Bookshelf Speakers for Nearfield Setup
Jan 6, 2020 at 9:42 AM Thread Starter Post #1 of 4

Killhifi

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Welcome back to all and Happy New Year.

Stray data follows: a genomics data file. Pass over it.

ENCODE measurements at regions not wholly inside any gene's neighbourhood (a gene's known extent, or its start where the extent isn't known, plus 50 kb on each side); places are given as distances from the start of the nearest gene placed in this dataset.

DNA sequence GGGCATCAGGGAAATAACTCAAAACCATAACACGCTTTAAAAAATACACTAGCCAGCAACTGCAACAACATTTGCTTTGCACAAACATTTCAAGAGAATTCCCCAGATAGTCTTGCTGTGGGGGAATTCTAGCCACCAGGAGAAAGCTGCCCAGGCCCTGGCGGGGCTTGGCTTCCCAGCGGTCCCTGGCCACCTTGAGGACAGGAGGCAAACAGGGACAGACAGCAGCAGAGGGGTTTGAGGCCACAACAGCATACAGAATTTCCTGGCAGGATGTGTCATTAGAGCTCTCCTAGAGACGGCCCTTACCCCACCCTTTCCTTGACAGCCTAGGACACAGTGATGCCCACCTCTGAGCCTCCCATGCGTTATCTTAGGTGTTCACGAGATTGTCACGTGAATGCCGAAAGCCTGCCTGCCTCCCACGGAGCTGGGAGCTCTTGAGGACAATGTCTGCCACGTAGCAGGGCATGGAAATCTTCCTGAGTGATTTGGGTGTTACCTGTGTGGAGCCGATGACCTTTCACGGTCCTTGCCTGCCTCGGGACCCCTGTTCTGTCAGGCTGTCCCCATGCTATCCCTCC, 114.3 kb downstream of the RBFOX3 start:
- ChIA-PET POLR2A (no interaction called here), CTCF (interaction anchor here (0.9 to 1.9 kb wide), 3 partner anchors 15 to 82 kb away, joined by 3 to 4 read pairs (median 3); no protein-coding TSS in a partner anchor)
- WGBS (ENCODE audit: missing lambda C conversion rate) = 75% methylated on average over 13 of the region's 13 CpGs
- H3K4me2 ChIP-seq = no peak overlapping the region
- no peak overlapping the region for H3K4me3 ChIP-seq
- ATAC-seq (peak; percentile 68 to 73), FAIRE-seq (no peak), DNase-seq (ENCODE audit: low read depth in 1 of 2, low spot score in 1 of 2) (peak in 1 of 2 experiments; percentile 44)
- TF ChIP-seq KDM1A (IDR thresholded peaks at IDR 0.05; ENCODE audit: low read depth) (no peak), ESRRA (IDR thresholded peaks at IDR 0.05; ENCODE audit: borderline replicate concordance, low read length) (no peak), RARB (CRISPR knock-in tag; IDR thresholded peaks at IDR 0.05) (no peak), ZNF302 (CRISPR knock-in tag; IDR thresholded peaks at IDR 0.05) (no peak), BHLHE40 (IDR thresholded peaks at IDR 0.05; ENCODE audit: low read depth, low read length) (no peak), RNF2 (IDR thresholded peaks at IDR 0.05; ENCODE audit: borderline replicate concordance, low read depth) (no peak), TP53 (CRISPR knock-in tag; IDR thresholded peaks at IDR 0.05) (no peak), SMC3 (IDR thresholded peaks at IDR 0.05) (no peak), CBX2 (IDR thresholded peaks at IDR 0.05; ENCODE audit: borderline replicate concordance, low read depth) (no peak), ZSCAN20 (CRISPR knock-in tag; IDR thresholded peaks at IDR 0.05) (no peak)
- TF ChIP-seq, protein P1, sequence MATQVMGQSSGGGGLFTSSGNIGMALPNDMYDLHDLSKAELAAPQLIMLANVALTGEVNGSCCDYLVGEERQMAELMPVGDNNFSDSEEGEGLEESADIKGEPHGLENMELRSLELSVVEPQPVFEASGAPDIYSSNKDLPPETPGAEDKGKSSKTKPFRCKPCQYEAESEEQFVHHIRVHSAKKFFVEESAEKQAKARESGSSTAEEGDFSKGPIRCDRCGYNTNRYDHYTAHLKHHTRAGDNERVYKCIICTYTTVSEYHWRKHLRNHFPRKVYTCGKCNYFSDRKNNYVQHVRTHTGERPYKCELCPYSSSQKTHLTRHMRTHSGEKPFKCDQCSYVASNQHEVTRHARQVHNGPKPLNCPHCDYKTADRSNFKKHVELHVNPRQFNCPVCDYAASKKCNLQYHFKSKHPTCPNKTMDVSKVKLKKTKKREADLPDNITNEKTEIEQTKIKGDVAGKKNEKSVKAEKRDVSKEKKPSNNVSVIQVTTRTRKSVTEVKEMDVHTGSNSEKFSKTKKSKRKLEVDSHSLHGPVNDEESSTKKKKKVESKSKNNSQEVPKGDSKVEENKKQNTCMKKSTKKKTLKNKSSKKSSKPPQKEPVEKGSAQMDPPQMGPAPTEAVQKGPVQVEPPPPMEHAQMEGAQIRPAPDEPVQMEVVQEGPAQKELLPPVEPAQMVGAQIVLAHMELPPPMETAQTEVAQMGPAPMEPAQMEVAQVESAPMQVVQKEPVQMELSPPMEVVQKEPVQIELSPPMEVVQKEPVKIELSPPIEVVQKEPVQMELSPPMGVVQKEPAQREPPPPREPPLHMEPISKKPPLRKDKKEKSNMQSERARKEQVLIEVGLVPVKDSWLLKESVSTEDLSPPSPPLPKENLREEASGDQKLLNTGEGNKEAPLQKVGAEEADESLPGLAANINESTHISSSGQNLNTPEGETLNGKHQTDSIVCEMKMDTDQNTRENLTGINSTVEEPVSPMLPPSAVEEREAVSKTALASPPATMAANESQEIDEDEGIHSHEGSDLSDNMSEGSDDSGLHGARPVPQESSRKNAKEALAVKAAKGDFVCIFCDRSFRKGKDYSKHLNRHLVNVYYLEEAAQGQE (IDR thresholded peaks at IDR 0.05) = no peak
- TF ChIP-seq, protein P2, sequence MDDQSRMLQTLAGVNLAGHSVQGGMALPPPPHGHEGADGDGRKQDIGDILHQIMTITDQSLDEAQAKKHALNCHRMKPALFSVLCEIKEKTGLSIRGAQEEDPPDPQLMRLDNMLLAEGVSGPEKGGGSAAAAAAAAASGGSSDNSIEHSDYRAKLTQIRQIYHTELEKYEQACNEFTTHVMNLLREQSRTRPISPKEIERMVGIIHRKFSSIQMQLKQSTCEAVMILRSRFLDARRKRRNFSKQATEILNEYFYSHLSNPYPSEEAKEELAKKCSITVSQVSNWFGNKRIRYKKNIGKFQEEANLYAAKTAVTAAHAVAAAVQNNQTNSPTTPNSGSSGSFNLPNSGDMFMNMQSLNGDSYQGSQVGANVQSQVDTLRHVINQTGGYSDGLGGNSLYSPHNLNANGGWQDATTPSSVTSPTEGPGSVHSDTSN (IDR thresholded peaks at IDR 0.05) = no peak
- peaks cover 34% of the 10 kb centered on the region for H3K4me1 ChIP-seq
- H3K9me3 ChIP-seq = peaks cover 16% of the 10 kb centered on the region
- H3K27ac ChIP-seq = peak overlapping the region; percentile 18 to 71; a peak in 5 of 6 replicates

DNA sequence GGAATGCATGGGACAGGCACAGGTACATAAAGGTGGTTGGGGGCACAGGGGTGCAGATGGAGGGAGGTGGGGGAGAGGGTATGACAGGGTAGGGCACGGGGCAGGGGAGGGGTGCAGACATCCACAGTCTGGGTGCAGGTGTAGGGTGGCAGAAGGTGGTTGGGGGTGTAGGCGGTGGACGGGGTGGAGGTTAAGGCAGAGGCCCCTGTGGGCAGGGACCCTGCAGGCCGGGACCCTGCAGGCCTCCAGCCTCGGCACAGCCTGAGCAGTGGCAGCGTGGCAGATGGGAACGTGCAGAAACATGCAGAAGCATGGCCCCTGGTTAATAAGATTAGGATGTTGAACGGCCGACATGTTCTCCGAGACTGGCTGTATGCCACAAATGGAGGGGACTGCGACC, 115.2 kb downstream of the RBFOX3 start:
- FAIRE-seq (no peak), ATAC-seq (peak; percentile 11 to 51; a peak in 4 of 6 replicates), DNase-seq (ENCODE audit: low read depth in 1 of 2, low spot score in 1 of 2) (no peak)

I hope to find some useful advice for my search for the best passive bookshelf speakers for my desktop, the room where they will be placed is a square of 16sqm and I will use 80cm high floor supports in order to have the tweeter at the height of the ear and form a classic isosceles triangle, the distance from the back will be about 20-30cm, so listening will be to the nearfield, after a long search lasting about two years I would already have some solutions but I'm still confused because I can't do any listening tests in my environment with each type of speaker, at the bottom of the page I will list my preferences, but I would like some advice on a specific model suited to my tastes, I prefer a low present but agile controlled but a good punch, a sweet midrange without being harsh and too much in the face but that makes me distinguish male and female voices well, because I watch many films but also soundtracks, music and video games, I want the high frequencies not to ab they are whistling and not too bright but which retain a good degree of detail so as to have a good separation of the instruments, I prefer a sound that is more on the neutral warm side of the spectrum, I also like good power and dynamics but with control especially in the low frequencies as I said before, in the future I will most likely also add a subwoofer. I already have the amplifier Denon PMA-720AE.